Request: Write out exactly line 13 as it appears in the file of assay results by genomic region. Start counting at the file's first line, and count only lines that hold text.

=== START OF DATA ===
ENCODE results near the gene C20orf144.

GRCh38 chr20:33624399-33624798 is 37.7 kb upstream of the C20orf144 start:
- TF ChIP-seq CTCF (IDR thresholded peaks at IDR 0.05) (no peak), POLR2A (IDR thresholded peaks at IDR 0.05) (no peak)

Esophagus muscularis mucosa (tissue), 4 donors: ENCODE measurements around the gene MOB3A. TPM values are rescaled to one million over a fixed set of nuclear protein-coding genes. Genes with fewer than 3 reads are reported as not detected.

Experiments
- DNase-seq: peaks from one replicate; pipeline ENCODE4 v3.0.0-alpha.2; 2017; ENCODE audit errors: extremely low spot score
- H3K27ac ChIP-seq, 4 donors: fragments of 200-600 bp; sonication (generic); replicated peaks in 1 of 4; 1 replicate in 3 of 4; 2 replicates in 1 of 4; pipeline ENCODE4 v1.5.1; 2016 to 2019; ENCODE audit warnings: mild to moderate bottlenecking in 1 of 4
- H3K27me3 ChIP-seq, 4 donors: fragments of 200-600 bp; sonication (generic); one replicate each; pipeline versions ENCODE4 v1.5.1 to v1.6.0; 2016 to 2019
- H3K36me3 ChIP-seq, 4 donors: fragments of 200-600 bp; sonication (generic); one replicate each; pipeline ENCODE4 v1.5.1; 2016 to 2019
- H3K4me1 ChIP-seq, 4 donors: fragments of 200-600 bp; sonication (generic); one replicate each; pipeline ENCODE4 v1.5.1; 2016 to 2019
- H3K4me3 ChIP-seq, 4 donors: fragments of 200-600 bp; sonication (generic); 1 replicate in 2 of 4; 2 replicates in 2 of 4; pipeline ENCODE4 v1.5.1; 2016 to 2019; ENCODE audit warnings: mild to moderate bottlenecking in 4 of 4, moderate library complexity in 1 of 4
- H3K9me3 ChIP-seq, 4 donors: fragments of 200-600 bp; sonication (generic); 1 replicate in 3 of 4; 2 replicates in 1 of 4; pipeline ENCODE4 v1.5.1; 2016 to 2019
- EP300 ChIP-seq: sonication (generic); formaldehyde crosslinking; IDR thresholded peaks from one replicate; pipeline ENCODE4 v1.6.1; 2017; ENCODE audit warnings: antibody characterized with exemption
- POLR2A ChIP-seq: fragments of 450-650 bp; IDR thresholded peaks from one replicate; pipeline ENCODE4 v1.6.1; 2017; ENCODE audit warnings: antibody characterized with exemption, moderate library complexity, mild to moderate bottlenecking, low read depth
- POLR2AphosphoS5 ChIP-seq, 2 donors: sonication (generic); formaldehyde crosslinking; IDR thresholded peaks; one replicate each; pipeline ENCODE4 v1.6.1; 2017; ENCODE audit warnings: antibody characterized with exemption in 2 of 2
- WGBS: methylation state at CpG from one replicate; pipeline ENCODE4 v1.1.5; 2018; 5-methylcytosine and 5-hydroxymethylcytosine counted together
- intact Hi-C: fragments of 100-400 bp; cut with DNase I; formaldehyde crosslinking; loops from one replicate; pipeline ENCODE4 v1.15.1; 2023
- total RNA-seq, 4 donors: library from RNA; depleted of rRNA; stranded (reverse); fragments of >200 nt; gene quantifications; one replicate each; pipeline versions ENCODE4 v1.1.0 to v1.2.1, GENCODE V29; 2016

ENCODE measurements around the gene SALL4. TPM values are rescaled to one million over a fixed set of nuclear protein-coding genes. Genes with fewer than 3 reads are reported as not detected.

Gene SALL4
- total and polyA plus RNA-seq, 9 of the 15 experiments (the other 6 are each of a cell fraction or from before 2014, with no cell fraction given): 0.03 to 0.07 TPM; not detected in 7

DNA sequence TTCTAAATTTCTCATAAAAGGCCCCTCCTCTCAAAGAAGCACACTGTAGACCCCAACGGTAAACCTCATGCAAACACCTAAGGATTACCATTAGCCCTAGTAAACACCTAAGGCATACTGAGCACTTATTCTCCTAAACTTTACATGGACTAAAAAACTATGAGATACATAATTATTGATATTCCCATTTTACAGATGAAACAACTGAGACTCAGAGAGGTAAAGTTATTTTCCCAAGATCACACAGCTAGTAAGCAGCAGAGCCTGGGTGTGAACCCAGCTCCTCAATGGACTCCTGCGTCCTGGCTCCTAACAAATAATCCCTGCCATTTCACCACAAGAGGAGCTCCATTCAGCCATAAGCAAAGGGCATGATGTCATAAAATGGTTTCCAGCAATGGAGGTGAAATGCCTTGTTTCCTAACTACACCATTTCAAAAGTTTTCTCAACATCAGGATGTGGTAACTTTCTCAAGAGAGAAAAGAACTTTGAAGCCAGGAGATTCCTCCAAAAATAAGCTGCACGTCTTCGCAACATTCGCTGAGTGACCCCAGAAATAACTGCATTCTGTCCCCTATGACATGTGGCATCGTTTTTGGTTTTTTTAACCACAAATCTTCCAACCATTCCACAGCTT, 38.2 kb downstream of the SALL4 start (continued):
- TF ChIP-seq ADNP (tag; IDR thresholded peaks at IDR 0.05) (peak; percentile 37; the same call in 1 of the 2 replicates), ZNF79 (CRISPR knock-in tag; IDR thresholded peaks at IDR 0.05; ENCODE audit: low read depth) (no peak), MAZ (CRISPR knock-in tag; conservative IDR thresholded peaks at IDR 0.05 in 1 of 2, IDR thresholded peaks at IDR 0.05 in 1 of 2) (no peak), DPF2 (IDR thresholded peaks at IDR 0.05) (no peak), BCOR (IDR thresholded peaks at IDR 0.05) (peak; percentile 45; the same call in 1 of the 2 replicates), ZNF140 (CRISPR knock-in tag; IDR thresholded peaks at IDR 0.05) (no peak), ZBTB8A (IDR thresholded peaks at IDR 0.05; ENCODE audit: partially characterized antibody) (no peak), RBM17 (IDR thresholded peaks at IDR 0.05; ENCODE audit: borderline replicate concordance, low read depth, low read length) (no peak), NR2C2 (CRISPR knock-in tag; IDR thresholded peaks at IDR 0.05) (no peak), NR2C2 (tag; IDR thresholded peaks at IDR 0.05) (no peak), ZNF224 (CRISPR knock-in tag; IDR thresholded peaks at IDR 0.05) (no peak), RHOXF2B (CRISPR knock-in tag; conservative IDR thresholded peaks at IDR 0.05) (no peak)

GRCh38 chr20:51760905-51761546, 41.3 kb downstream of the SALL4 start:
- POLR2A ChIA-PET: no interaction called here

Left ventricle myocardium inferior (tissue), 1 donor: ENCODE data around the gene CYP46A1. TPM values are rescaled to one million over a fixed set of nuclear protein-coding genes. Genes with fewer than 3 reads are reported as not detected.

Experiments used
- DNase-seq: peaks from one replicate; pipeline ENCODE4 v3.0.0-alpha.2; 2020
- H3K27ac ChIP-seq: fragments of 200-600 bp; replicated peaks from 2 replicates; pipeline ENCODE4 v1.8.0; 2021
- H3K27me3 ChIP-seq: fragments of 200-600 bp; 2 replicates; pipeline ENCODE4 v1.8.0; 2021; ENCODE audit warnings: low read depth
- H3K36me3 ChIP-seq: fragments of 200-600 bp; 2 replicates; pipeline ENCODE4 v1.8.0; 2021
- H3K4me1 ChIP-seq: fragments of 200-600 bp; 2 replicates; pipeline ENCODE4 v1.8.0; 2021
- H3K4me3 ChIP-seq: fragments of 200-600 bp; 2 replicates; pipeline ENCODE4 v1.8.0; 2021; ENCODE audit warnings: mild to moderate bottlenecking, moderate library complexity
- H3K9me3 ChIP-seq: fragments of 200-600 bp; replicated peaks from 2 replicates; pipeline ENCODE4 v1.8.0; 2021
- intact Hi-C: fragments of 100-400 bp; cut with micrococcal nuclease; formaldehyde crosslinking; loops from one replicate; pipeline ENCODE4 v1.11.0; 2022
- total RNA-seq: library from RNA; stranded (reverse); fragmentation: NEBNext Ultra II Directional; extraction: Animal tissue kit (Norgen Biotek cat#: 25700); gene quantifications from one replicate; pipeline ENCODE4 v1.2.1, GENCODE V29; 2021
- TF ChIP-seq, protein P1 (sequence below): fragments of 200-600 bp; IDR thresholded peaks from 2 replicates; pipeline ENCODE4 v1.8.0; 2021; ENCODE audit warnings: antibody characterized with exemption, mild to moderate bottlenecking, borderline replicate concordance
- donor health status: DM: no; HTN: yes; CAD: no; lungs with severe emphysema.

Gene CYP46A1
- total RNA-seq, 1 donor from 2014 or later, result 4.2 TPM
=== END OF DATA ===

- EP300 ChIP-seq: sonication (generic); formaldehyde crosslinking; IDR thresholded peaks from one replicate; pipeline ENCODE4 v1.6.1; 2017; ENCODE audit warnings: antibody characterized with exemption